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Thankfully, Felix Hernandez is a dominant Seattle sports star
I have this argument with friends all the time. Actually, it's more like a lament.
When the Sonics left four years ago and became the Oklahoma City Thunder, the most unfortunate part was that we lost Kevin Durant, who was destined to be the city's next transcendent star, an enchanting athlete who would brand Seattle sports in a positive manner, the next Ken Griffey Jr., Shawn Kemp, Gary Payton, Ichiro, etc., in terms of making us undeniably relevant. Without Durant, Seattle is currently a city without a superstar, and not coincidentally, it's a city without a marquee team.
But the argument is where Felix Hernandez fits into this conversation. He's something short of a superstar, but he's one of the best pitchers in baseball, a 2010 Cy Young Award winner, and at 26, he's only getting better and more mature.
Does he influence winning? Well, that's the problem. The Mariners have yet to even sniff the playoffs with King Felix, but in baseball, it's impossible to expect a starting pitcher,who makes 32-35 starts a year, to carry a team. Hernandez has done his job. Over the past four seasons, Hernandez has a 49-32 record with a 2.67 ERA, 13 complete games and 722 strikeouts in 774 1/3 innings. And during this span, the Mariners have just one winning season and an overall record of 225-290 (.437 winning percentage). Hernandez is the ace of, well, what?
What are the Mariners? A frustrating, humiliating mess most of the time. But on nights that King Felix pitches, they're a competent baseball team, even though they've blown so many possible victories over the years by not scoring enough runs to support his stellar pitching.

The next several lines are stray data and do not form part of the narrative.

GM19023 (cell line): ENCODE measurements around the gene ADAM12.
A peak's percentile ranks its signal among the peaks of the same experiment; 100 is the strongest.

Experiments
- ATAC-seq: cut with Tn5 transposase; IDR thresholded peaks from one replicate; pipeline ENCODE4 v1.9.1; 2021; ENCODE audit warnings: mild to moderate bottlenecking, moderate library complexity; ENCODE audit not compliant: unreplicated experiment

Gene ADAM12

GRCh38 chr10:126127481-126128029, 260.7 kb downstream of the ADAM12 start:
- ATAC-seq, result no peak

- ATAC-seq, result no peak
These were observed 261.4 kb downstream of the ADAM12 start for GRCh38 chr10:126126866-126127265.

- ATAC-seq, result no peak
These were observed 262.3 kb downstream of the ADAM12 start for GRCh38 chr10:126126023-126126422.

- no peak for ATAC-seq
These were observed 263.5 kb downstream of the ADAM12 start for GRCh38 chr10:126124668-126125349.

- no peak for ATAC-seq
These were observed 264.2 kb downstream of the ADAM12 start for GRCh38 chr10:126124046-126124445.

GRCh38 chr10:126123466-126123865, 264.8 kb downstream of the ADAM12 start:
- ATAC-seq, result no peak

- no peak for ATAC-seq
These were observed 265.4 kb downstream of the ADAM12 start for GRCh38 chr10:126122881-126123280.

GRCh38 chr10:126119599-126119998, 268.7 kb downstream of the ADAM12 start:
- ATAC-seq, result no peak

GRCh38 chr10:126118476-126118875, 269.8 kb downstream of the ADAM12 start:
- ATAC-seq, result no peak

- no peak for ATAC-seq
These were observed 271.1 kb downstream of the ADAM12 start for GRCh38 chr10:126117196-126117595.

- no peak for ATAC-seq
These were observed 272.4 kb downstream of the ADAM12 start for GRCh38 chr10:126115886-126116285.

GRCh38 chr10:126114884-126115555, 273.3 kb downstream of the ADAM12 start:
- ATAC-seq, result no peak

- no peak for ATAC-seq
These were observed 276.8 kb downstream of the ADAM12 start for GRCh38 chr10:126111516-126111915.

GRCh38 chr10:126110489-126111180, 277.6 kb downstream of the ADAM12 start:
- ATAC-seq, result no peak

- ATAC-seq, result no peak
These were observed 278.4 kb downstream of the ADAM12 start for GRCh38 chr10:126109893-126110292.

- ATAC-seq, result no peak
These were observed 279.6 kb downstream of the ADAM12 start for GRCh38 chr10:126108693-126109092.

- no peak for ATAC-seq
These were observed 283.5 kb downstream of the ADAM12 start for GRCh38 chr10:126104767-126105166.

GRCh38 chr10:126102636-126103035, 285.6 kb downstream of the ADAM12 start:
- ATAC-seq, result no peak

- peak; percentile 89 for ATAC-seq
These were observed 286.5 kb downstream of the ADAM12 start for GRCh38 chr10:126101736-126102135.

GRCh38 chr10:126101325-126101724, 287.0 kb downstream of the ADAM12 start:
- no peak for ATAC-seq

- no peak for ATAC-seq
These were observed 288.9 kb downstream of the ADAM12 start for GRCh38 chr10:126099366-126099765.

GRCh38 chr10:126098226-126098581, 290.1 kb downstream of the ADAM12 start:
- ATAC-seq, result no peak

So, the easy argument-- which I disagree with --is to say that Hernandez isn't a superstar because the Mariners don't win enough, and he isn't a can't-miss performer who dominates highlight reels across the nation. Even though he's been among the game's best for a while, I'm not sure the nation even understands how great this kid is because others probably look at his record and think, "What's the big deal?" Of course, pitchers can only control half of what it takes to win, and Hernandez has done enough over the past four years to have much more than 49 victories on his record. But these circumstances shouldn't limit how special he is, not to the people who watch him regularly and rely on him to provide some rare Mariners' excellence once every five days.
King Felix, the ace of despair, was at his best Saturday night, throwing a one-hitter over eight innings, striking out nine Minnesota batters, as the Mariners snapped a seven-game losing streak with a 7-0 victory at Safeco Field.
In his last five starts, Hernandez is 2-1 with a 0.95 ERA. Only one of his seven starts this season has been sub-standard. On April 7 against Oakland, in the middle of a stretch of three straight starts against the same team, Hernandez allowed six earned runs in 6 1/3 innings. Since then, he has been ridiculous. Overall, Hernandez is 3-1 with a 1.89 ERA, and really, he should be 6-1. In his three no-decisions, King Felix has an 0.75 ERA.
This incredible early start is a positive sign for a pitcher who traditionally picks up steam as the season progresses. It's even better for local sports fans who are starved for excellence. Hernandez's numbers speak for themselves, but during the prolonged period of transition in Seattle sports, it's appropriate that we say more to Hernandez for what he has done to entertain the frustrated masses.
Transcendent superstar or not, you're special. You're the best in Seattle right now.